Anne Potts, EVP of Global Services and Standards at Racepoint Global (@atmpotts)
Potts is grateful for the unexpected twists and turns throughout her career. She worked at eight different companies before finding her role at Racepoint Global. Her experiences have given her a strong and varied skill set, including corporate communications, public affairs, media relations and social media. As EVP at Racepoint Global, Potts dedicates her time to boosting the firm’s market presence and ensuring the success of all its clients.
Patricia Travaline, Vice President of Marketing at Skyword (@travwin)
Now entering her third year at Skyword, Travaline leads its content marketing strategy. Prior to Skyword, she held a variety of senior marketing positions at companies such as Be Free and RSA, the security division of EMC. (Full disclosure: I’m lucky to have her as my boss, as she possesses what you need in a leader: A listening ear, a sense of humor and a passion for our company, technology and customers.)
Here are a few bits of wisdom that came up during the hour-long WomenAdvancing panel:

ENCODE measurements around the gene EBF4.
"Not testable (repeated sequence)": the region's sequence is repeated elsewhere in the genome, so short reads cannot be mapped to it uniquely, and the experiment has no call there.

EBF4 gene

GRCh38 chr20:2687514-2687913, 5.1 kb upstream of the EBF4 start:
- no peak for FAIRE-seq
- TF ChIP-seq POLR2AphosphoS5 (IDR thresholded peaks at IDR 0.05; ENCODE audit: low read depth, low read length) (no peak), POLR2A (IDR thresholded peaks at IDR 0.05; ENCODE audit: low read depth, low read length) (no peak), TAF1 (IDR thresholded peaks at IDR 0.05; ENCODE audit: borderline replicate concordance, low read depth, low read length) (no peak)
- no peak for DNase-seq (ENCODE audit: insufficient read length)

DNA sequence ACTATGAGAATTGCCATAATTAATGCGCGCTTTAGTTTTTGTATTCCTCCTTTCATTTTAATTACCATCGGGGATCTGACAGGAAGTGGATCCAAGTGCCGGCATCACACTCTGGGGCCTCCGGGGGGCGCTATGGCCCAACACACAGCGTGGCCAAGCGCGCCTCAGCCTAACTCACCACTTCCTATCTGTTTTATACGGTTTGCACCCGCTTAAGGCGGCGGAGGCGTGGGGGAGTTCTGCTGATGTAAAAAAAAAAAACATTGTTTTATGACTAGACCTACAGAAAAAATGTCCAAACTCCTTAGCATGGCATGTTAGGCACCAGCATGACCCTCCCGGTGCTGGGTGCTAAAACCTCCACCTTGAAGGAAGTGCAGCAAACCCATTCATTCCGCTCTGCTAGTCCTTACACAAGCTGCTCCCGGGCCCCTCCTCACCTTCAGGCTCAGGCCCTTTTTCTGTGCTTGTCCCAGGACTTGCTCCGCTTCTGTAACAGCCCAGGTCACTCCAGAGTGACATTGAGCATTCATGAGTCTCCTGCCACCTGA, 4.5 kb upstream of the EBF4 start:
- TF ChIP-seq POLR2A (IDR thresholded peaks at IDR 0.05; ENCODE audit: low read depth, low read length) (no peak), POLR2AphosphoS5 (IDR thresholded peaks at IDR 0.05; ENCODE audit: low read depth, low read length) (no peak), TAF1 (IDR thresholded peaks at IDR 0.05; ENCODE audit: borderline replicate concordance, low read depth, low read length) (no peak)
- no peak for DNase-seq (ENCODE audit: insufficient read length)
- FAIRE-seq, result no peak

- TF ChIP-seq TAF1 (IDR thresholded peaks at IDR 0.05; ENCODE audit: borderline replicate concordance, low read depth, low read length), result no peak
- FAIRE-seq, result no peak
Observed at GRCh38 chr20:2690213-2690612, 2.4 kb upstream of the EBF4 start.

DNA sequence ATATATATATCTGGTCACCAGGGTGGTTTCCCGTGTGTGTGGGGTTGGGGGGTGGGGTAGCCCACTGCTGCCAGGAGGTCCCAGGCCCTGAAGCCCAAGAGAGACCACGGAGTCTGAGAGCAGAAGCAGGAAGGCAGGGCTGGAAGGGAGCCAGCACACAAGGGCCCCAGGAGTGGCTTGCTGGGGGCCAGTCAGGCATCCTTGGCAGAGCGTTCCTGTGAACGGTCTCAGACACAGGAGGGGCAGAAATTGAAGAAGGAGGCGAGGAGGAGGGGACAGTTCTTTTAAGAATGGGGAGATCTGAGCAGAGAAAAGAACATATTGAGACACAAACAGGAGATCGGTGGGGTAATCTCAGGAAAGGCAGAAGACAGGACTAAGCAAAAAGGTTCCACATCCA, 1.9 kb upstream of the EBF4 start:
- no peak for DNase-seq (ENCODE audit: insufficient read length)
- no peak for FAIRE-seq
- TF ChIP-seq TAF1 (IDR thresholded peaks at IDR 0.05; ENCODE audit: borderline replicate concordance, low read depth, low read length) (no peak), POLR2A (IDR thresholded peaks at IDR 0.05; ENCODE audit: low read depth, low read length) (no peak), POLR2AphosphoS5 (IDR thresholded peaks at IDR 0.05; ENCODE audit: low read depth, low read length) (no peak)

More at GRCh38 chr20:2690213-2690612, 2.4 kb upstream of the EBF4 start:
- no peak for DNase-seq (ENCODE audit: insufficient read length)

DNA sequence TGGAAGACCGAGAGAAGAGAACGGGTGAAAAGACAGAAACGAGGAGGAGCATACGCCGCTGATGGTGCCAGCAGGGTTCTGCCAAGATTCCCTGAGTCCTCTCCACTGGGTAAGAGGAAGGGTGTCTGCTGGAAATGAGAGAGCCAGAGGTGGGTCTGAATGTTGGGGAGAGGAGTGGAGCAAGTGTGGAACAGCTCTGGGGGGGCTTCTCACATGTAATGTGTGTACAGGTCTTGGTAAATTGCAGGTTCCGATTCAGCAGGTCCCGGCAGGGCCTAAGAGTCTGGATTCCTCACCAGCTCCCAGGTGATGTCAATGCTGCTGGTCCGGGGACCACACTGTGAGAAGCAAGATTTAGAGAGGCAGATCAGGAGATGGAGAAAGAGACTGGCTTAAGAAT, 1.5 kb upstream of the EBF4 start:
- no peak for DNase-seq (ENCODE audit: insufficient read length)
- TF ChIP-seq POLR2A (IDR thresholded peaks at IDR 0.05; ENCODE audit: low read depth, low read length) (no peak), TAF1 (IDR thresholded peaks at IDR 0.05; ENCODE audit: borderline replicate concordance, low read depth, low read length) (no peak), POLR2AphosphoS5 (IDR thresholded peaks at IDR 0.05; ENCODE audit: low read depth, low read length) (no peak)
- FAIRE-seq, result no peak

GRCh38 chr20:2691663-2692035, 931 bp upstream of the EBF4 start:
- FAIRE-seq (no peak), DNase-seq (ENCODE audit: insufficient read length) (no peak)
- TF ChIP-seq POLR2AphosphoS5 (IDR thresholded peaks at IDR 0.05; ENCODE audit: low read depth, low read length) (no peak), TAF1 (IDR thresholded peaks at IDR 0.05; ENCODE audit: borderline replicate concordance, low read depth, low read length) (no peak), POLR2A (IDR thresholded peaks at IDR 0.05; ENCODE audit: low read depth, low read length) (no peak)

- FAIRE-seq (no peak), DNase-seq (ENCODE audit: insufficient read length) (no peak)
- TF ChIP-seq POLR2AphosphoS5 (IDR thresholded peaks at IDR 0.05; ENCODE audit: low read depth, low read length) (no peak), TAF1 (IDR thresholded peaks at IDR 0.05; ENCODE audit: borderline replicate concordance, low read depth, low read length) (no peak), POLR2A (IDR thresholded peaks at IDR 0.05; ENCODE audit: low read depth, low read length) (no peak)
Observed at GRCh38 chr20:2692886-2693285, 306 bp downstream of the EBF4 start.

1. Follow Growth Opportunities
The only way to improve is by putting yourself in situations outside your comfort zone. This is why Messing moved on from her role at Hotwire even though she loved her team and her responsibilities. By joining TripAdvisor, a company known for its rapid evolution, she’s been able to stretch herself and her skill set. Growing companies offer the chance to tackle new, unknown problems and collaborate with smart, creative people.
2. Go Into Your Day Knowing Your Priorities
We all have to-do lists that seem to go on for days. The trick to productivity is going into the office knowing what matters most and focusing our energy there. How do you determine what’s critical and what’s a distraction? Think about what you’ll worry about most when the day ends if no progress is made, Capeci said. By zeroing in on what’s most important, the rest of your day tends to fall into place.
3. Don’t Worry About What You Have No Control Over
Many variables impact the success of that sales deal, that media pitch and those quarterly Web site metrics. Even a hiring decision can lay on the shoulders of someone you’ve never met. This is why Travaline stressed the importance of only focusing on the outcomes that you can meaningfully impact and then moving on.
4. Share Your Opinion